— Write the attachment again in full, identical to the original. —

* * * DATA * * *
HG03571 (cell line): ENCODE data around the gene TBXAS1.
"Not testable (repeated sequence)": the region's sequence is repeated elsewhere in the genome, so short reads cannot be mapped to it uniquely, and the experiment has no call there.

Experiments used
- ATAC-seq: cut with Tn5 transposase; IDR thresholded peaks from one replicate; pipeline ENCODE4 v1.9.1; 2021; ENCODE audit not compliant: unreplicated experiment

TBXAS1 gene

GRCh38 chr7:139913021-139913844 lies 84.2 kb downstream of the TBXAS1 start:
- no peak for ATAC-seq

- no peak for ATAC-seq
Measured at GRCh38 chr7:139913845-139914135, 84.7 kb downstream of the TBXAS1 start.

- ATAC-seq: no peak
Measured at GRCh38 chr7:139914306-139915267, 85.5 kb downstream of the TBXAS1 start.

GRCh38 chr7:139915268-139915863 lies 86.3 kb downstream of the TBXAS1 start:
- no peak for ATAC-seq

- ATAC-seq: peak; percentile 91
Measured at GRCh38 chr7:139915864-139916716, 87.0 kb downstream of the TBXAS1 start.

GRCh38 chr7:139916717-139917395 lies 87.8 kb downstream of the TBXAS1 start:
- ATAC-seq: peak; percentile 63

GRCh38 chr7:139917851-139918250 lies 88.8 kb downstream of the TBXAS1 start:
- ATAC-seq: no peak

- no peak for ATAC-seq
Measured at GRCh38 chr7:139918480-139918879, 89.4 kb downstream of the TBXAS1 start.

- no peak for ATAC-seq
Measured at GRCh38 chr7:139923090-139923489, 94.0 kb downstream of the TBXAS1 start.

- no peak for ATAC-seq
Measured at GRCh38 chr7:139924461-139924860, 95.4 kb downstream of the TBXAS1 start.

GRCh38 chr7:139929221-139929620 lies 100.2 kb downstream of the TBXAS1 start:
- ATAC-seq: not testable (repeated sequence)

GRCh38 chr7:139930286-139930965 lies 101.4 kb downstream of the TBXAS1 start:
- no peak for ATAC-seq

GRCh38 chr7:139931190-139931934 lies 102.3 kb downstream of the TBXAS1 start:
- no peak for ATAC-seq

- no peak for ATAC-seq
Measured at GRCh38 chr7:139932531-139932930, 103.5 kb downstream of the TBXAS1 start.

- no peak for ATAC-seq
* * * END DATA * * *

HG03571 (cell line): ENCODE data around the gene TBXAS1.
"Not testable (repeated sequence)": the region's sequence is repeated elsewhere in the genome, so short reads cannot be mapped to it uniquely, and the experiment has no call there.

Experiments used
- ATAC-seq: cut with Tn5 transposase; IDR thresholded peaks from one replicate; pipeline ENCODE4 v1.9.1; 2021; ENCODE audit not compliant: unreplicated experiment

TBXAS1 gene

GRCh38 chr7:139913021-139913844 lies 84.2 kb downstream of the TBXAS1 start:
- no peak for ATAC-seq

- no peak for ATAC-seq
Measured at GRCh38 chr7:139913845-139914135, 84.7 kb downstream of the TBXAS1 start.

- ATAC-seq: no peak
Measured at GRCh38 chr7:139914306-139915267, 85.5 kb downstream of the TBXAS1 start.

GRCh38 chr7:139915268-139915863 lies 86.3 kb downstream of the TBXAS1 start:
- no peak for ATAC-seq

- ATAC-seq: peak; percentile 91
Measured at GRCh38 chr7:139915864-139916716, 87.0 kb downstream of the TBXAS1 start.

GRCh38 chr7:139916717-139917395 lies 87.8 kb downstream of the TBXAS1 start:
- ATAC-seq: peak; percentile 63

GRCh38 chr7:139917851-139918250 lies 88.8 kb downstream of the TBXAS1 start:
- ATAC-seq: no peak

- no peak for ATAC-seq
Measured at GRCh38 chr7:139918480-139918879, 89.4 kb downstream of the TBXAS1 start.

- no peak for ATAC-seq
Measured at GRCh38 chr7:139923090-139923489, 94.0 kb downstream of the TBXAS1 start.

- no peak for ATAC-seq
Measured at GRCh38 chr7:139924461-139924860, 95.4 kb downstream of the TBXAS1 start.

GRCh38 chr7:139929221-139929620 lies 100.2 kb downstream of the TBXAS1 start:
- ATAC-seq: not testable (repeated sequence)

GRCh38 chr7:139930286-139930965 lies 101.4 kb downstream of the TBXAS1 start:
- no peak for ATAC-seq

GRCh38 chr7:139931190-139931934 lies 102.3 kb downstream of the TBXAS1 start:
- no peak for ATAC-seq

- no peak for ATAC-seq
Measured at GRCh38 chr7:139932531-139932930, 103.5 kb downstream of the TBXAS1 start.

- no peak for ATAC-seq